Course Description

After fleeing Nazi Germany, the writer and Nobel Prize winner, Thomas Mann found refuge for eleven years in Pacific Palisades, Los Angeles. Mann was only one among many European artists and intellectuals who made Los Angeles their new home. This seminar explores Mann’s connections to the city and the network of intellectuals with whom he was in dialogue, such as the sociologists Theodor W. Adorno and Max Horkheimer, writers like Christopher Isherwood and Aldous Huxley, the composers Arnold Schoenberg and Igor Stravinsky as well as the filmmakers Ernst Lubitsch and Jean Renoir. Which places did he and his European fellows visit? What local concerns kept him busy, and which are still vital topics in Los Angeles today? Which issues preoccupied many in the European exile community? The course readings, workshops, and discussions expose students to the philosophy and practice of digital humanities methodologies to interpret and engage with the course’s themes.

About the Class

Exploring Mann's LA Digitally during the Pandemic

The Spring 2021 course explored the depth and breadth of European émigrés’ contributions to the Los Angeles of the 1930s and 40s and how these continue to influence the city. The class is divided into two modules where the first module is lecture-, discussion-, and lab-based. Each session begins with a primary source presentation based on the week’s materials. The lecture and discussion are followed by hands-on engagement with digital methodologies to explore each week’s theme. View the syllabus here for more details.

Clockwise from top: Franz Werfel, Salka Viertel, Lion Feuchtwanger, Thomas Mann. Illustration by Cristiana Couceiro. Photographs (from left to right): Dick Whittington Studio / Corbis / Getty; Ashley Corbin-Teich / Getty; Thomas Mann Archive / ullstein bild / Getty; New York Times Co. / Getty; AP; Schulberg Collection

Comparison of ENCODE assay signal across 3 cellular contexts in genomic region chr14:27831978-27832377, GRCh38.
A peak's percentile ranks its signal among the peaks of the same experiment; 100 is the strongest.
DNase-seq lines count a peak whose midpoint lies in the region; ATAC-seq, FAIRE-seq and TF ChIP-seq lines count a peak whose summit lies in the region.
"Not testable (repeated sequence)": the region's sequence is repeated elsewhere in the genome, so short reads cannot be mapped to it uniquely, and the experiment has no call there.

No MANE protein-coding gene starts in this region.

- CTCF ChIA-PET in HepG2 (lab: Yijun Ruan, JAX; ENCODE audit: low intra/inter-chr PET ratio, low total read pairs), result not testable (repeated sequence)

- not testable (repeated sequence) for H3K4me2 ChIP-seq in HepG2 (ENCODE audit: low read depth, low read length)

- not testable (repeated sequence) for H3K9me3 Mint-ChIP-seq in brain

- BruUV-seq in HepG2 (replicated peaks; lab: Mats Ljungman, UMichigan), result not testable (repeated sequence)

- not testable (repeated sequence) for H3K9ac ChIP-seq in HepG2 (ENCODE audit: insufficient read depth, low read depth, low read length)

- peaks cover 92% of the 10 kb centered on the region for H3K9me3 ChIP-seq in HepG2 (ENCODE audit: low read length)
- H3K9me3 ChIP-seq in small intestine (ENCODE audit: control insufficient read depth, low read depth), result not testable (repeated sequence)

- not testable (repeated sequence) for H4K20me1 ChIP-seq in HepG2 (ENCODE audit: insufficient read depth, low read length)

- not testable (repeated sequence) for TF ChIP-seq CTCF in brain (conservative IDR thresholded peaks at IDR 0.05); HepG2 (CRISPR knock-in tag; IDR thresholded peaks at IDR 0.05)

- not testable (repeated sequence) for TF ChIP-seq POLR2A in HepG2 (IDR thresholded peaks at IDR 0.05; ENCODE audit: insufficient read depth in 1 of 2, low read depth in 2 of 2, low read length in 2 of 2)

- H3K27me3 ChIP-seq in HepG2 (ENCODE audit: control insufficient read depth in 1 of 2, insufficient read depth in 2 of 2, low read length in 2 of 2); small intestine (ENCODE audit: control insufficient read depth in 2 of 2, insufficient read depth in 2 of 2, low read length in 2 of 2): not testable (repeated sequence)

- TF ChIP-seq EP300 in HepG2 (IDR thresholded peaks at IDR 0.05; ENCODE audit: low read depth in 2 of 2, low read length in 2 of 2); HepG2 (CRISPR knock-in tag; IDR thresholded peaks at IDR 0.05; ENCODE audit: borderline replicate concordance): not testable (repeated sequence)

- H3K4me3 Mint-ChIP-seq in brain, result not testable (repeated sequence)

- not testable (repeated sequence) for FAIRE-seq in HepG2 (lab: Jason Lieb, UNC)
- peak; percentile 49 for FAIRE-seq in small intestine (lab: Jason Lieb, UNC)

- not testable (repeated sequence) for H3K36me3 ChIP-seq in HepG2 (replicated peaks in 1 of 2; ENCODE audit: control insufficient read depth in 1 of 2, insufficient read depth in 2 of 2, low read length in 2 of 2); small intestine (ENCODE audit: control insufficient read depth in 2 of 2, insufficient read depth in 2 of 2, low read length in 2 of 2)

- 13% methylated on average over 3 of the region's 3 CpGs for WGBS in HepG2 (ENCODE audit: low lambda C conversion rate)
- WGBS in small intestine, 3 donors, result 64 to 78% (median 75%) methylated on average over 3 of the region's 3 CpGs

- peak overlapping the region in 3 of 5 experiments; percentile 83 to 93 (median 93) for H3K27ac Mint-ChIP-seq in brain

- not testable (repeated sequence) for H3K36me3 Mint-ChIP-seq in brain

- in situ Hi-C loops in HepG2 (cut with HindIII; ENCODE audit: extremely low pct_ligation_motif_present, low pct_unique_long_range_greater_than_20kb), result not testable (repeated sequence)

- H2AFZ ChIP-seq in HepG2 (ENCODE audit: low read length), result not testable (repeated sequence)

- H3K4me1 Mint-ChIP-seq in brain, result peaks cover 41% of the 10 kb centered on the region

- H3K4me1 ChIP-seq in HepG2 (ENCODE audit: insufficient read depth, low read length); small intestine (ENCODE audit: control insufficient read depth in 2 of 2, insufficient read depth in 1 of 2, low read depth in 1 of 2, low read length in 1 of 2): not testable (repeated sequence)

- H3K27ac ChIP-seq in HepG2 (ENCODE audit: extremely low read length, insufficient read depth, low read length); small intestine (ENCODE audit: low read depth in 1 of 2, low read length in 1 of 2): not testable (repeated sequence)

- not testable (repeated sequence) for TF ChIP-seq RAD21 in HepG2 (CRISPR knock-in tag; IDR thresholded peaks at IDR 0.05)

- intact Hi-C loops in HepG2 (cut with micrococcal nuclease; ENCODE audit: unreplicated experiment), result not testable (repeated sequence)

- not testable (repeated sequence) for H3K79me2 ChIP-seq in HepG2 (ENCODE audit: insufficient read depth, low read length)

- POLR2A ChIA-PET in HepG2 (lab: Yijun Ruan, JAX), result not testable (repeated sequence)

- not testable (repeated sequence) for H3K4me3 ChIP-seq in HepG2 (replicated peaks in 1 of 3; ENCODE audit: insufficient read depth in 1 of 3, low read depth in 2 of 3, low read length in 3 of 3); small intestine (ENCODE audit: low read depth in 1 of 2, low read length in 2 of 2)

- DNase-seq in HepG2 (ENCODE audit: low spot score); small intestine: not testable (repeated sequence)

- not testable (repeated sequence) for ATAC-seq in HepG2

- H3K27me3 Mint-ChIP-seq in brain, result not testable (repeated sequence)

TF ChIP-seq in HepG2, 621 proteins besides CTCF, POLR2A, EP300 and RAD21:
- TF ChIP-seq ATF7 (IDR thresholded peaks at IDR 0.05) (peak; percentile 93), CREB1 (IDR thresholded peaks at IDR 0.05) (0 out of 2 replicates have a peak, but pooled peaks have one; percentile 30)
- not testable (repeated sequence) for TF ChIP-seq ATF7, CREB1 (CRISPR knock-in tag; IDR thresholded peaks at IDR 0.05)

Final Projects Gallery

The second module of the course is project-based and asks students to trace the mutual cultural influences between California and Europe in the 1940s. Building on the content knowledge and skills developed during the first module (and throughout the DH Program), students work in groups to create a web-based project exploring and analyzing a theme from the course from multiple angles and pairs original scholarship with interactive primary source material.

Course Collaborators

The class is a true embodiment of a digital humanities collaboration. It combines faculty from the UCLA Digital Humanities Program with DH scholars from the library (thank you to Dr. Zoe Borovsky) and Anthony Caldwell of the UCLA Digital Research Consortium. The class itself is inspired and co-taught by a close-knit community partner with our associates from the Thomas Mann House. The collaborators each brought different skills and expertise, and the course would not have been possible without everyone involved. We all be worked together for the better part of a year to design the class and provide students with an enriching experience in a virtual setting.